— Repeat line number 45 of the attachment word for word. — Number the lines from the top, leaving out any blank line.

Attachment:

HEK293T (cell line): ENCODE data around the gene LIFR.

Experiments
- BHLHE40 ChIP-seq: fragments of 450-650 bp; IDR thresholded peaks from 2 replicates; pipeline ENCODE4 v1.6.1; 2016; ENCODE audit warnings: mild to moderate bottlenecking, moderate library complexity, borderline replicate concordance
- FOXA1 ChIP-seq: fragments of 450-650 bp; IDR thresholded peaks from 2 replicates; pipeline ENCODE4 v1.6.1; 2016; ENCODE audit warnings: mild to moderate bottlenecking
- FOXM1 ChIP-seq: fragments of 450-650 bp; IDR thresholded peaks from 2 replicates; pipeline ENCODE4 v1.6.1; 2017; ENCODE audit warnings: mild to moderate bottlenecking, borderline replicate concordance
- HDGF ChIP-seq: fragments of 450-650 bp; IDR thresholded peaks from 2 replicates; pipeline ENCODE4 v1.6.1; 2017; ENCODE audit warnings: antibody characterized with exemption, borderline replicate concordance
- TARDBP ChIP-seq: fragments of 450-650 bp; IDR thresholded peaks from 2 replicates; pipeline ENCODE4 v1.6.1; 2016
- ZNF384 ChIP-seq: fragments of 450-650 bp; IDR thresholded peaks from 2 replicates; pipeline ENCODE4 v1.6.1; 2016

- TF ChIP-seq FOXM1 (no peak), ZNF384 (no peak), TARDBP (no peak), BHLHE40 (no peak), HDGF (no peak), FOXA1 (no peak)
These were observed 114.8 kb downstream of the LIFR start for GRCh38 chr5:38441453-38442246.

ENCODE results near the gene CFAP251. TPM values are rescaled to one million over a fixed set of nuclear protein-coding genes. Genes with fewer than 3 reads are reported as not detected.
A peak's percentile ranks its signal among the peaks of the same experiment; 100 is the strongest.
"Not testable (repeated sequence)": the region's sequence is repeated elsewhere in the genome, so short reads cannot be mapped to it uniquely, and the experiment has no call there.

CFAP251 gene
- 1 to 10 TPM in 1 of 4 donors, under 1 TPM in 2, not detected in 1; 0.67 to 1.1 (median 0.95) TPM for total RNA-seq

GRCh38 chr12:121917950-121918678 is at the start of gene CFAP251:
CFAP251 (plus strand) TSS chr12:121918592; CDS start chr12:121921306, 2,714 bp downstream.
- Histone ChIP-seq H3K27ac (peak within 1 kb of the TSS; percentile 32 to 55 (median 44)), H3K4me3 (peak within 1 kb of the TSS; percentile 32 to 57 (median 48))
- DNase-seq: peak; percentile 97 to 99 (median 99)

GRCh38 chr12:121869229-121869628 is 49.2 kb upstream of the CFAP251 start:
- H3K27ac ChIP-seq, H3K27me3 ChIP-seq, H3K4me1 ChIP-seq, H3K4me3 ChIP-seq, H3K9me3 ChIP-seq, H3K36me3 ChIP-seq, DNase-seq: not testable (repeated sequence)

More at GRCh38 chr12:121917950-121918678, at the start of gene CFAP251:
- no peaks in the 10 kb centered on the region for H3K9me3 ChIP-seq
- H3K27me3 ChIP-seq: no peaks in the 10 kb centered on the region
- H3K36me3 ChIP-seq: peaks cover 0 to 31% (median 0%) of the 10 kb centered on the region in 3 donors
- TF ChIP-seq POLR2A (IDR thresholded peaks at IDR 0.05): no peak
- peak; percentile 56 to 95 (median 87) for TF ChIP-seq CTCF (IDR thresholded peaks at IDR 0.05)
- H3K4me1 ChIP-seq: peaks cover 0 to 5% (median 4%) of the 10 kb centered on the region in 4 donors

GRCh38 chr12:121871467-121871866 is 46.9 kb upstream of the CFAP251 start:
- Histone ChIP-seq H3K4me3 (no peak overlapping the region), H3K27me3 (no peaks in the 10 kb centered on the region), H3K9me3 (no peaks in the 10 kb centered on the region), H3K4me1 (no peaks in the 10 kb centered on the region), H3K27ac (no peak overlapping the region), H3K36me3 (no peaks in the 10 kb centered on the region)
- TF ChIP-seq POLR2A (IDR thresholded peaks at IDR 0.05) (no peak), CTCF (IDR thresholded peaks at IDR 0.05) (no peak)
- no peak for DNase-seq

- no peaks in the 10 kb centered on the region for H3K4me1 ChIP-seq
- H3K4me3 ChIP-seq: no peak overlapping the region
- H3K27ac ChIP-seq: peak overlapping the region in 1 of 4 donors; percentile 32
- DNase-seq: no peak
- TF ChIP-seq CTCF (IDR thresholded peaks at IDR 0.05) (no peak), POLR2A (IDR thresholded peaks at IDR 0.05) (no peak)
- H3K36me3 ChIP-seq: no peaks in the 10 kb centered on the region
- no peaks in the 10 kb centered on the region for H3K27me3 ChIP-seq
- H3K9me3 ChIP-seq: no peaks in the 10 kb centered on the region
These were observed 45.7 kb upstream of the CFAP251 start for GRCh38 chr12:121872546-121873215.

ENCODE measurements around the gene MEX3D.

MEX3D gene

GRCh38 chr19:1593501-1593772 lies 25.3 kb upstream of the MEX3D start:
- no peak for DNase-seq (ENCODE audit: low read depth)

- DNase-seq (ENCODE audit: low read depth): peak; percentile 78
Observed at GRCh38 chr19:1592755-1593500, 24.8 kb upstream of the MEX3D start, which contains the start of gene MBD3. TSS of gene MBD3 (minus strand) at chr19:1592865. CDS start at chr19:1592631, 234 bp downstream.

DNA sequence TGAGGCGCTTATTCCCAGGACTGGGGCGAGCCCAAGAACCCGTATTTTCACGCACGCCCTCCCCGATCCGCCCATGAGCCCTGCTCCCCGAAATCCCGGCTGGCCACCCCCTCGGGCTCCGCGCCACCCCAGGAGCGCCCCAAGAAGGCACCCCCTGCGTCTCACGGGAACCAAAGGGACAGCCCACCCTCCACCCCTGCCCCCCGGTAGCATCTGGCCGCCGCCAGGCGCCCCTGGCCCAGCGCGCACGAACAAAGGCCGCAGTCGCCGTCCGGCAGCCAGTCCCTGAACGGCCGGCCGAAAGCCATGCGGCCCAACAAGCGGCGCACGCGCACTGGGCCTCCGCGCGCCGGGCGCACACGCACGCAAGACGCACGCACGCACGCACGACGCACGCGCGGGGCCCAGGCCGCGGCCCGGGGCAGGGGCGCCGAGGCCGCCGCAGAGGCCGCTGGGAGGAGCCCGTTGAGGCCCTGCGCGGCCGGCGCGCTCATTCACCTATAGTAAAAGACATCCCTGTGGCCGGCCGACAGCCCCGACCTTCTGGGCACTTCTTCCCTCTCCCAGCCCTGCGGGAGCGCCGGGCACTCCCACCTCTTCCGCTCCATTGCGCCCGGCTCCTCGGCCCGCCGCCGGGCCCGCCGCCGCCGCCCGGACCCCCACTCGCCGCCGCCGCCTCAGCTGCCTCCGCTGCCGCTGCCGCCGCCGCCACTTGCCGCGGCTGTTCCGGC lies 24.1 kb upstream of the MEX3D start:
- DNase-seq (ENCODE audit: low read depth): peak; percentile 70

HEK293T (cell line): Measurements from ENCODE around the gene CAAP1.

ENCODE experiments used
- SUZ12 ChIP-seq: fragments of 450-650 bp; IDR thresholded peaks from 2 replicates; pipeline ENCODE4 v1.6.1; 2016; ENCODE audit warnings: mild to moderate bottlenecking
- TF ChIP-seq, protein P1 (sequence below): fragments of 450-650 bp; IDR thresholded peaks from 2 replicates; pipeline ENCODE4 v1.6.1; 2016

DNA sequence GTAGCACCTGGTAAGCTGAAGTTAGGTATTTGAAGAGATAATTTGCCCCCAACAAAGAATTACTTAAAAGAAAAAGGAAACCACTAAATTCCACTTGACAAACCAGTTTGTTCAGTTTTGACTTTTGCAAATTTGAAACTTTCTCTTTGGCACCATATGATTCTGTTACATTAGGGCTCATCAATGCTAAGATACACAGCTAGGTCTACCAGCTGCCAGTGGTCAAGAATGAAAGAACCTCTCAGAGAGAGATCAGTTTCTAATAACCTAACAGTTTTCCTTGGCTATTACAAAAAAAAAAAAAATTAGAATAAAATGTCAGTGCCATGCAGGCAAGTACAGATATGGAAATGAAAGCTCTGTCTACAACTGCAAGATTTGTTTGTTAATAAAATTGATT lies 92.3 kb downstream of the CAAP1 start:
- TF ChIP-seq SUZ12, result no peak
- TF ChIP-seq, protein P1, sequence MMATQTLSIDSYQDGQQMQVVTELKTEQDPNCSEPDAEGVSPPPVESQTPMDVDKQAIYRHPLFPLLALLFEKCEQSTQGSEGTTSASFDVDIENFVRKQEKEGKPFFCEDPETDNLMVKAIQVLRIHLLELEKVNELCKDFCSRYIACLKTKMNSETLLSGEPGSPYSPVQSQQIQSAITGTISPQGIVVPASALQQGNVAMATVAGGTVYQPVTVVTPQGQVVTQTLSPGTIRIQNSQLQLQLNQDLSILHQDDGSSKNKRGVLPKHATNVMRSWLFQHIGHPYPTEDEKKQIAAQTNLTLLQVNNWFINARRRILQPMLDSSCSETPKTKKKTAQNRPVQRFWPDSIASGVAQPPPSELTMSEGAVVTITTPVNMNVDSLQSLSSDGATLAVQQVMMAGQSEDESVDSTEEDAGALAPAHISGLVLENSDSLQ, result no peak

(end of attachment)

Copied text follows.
- no peak for DNase-seq (ENCODE audit: low read depth)